Angel Tree


he said,

can’t you see?

Over there used to stand my Angel tree.

I know,

he said,

it’s just a stump now,

but if you saw it then you’d wonder how

something so beautiful, so proud, so strong

could ever come crashing to the ground.


I used to stand here,

he said,

as the sun would rise

high in the salmon coloured skies.

My hand on my son’s shoulder, I’d point to the top.

The tree kept going, it would never stop.

Branches arched up like feathered wings

basking in the joy a new day brings,

frozen in a state of permanent assent,

that tree,

he said,

was heaven sent.


My son never saw the same kind of beauty,

he said,

He’d stand and stare, as if it was his duty.

Soon he was tall enough to rest his chin on my head,

and by then in the mornings he’d rather be in bed.

I sat alone and looked at the tree,

oh, what to do with me?

A failure of a father, distanced from his son.

In spirit a thousand miles away, 

he said,

in fact, less than one.


He grew up to be a handsome young man,

all the young ladies in his hand.

I gave him all the money I had,

hoping he’d look forward to the future, 


he said,

it was squandered on a new set of wheels,

taking his friends for joy rides whenever he feels.

I’d watch,

he said,

from the curtains as down the drive way he’d rip

the branches of the Angel Tree would sway and dip.

As if trying to pull him out of a fate

I refused to see coming until it was too late.


It is a known fact,

He said,

that speed and girls

will make you feel like you own the world. 

Not on the brink of disaster,

pour another glass, drink it faster.

He stumbled out of the pub one night,

got into a car he thought was geared for flight,

five others piled in the back,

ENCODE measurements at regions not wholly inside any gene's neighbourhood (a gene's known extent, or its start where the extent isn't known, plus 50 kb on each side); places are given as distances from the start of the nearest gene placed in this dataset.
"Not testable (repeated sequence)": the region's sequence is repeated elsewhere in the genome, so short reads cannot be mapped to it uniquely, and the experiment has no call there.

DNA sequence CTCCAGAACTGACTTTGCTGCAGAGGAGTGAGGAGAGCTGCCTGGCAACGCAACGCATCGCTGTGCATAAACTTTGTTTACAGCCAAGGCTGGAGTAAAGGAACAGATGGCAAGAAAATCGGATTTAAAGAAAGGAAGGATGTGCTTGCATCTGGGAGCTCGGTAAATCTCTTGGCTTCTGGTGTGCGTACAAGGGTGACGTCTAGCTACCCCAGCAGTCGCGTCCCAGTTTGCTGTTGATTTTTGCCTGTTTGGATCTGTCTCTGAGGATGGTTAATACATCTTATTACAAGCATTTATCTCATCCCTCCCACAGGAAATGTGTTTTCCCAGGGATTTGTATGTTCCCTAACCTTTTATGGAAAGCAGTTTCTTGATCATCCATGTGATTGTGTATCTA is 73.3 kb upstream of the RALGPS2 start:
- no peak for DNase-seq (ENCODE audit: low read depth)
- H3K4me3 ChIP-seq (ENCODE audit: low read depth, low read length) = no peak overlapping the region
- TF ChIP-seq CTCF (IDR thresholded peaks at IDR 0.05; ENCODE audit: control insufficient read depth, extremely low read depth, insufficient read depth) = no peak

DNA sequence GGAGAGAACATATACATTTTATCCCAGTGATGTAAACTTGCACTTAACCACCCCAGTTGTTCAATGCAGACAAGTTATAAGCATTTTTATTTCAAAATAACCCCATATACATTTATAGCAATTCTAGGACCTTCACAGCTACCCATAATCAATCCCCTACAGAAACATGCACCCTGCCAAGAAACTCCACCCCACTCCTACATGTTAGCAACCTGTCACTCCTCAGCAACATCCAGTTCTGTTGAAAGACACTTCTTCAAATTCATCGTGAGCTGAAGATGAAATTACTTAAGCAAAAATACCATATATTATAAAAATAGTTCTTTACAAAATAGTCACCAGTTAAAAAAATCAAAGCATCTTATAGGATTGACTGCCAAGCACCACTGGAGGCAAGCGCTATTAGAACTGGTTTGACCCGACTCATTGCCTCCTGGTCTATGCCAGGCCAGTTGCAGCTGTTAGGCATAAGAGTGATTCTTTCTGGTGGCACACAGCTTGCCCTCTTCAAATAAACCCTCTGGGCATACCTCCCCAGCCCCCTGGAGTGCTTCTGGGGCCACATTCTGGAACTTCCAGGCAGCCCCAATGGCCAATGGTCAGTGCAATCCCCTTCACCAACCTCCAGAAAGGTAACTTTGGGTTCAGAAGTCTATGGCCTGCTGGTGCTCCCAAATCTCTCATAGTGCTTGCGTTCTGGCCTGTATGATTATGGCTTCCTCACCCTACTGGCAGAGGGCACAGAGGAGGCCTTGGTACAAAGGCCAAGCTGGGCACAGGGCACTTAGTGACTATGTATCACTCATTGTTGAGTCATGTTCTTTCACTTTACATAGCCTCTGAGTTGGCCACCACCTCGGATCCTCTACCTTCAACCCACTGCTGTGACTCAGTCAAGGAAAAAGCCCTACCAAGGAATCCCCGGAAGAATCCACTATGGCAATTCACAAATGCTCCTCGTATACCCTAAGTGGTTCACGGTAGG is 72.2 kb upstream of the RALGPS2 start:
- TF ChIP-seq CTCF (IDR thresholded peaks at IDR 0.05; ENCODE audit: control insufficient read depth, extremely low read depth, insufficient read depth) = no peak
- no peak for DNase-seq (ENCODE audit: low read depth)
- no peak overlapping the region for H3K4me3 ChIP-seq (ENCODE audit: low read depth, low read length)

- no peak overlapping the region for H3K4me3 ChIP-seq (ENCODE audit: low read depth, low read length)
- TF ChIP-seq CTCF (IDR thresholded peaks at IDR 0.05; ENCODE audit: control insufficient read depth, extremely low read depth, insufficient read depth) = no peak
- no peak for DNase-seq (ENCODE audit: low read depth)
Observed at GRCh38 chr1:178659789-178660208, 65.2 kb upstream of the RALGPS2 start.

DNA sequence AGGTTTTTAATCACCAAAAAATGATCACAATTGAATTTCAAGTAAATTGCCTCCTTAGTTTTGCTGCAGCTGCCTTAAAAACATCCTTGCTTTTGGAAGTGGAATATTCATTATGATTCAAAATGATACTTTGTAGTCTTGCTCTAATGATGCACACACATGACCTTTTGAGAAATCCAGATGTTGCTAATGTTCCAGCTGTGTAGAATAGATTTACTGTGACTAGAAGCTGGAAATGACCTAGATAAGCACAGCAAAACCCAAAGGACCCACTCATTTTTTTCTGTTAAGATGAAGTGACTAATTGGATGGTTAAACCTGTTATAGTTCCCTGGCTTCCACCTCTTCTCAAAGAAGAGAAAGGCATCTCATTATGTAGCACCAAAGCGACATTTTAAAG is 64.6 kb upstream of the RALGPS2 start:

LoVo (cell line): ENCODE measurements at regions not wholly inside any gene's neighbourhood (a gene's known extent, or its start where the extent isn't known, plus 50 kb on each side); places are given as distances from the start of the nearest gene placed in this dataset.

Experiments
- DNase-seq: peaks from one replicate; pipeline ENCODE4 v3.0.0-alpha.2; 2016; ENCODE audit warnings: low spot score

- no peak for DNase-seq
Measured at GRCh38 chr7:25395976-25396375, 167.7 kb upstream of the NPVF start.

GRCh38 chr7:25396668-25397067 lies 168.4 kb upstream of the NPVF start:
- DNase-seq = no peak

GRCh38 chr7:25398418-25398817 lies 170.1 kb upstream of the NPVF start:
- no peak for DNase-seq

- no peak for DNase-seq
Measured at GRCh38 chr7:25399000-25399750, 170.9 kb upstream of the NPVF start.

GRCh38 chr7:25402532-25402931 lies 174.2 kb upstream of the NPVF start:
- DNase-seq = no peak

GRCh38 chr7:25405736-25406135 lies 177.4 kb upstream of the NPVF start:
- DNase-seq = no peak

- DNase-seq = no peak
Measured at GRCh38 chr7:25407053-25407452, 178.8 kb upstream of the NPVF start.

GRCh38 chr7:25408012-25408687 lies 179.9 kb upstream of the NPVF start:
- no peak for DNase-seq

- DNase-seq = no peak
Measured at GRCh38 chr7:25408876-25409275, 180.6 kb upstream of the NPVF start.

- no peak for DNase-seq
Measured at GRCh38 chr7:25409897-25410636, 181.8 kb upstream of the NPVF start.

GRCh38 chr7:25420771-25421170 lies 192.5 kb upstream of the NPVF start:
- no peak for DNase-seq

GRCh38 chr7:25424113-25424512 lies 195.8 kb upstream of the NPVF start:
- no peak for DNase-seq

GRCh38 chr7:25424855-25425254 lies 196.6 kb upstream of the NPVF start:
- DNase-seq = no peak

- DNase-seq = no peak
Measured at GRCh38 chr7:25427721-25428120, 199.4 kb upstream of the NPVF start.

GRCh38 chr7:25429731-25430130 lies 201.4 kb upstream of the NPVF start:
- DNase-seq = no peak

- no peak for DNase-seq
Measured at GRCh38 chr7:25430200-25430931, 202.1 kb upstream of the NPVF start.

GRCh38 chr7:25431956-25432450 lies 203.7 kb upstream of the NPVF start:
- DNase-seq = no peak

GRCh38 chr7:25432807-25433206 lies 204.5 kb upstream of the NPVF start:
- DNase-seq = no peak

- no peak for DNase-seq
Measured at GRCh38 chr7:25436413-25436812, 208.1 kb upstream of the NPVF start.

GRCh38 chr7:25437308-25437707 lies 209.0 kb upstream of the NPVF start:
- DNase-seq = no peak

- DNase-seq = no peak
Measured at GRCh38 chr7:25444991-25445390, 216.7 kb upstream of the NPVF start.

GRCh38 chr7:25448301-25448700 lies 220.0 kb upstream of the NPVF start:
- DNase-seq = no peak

“Watch me go,” he said, “I’ll fly off the track!”

And fly he did, all the way home,

and as he came up the drive way, his wheels caught a stone.

Dawn was breaking, the sun coming up

I walked into the kitchen to fill my coffee cup

looking out the window to see,

my wonderful, beautiful Angel Tree

folded over top of what used to be my son

as if holding him, sheltering him from the damage done.

I ran outside, 

he said,

the gravel cut my soles.

I grabbed an axe and tried to pull

what life was behind

swearing through tears “I won’t let you die!”


I chopped down my beloved Angel Tree,

he said,

I’d have done so before,

he said,

if it brought my boy back to me.

I never would have planted that damned tree,

but unfortunately the future I cannot see

with these old eyes that saw only light,

not the clouds hidden from sight.



he said, 

can’t you see?

over there used to stand my Angel tree

I know it’s just a stump now

but if you saw it then you’d wonder how

something so beautiful, so proud, so strong

could ever come crashing to the ground.

The End

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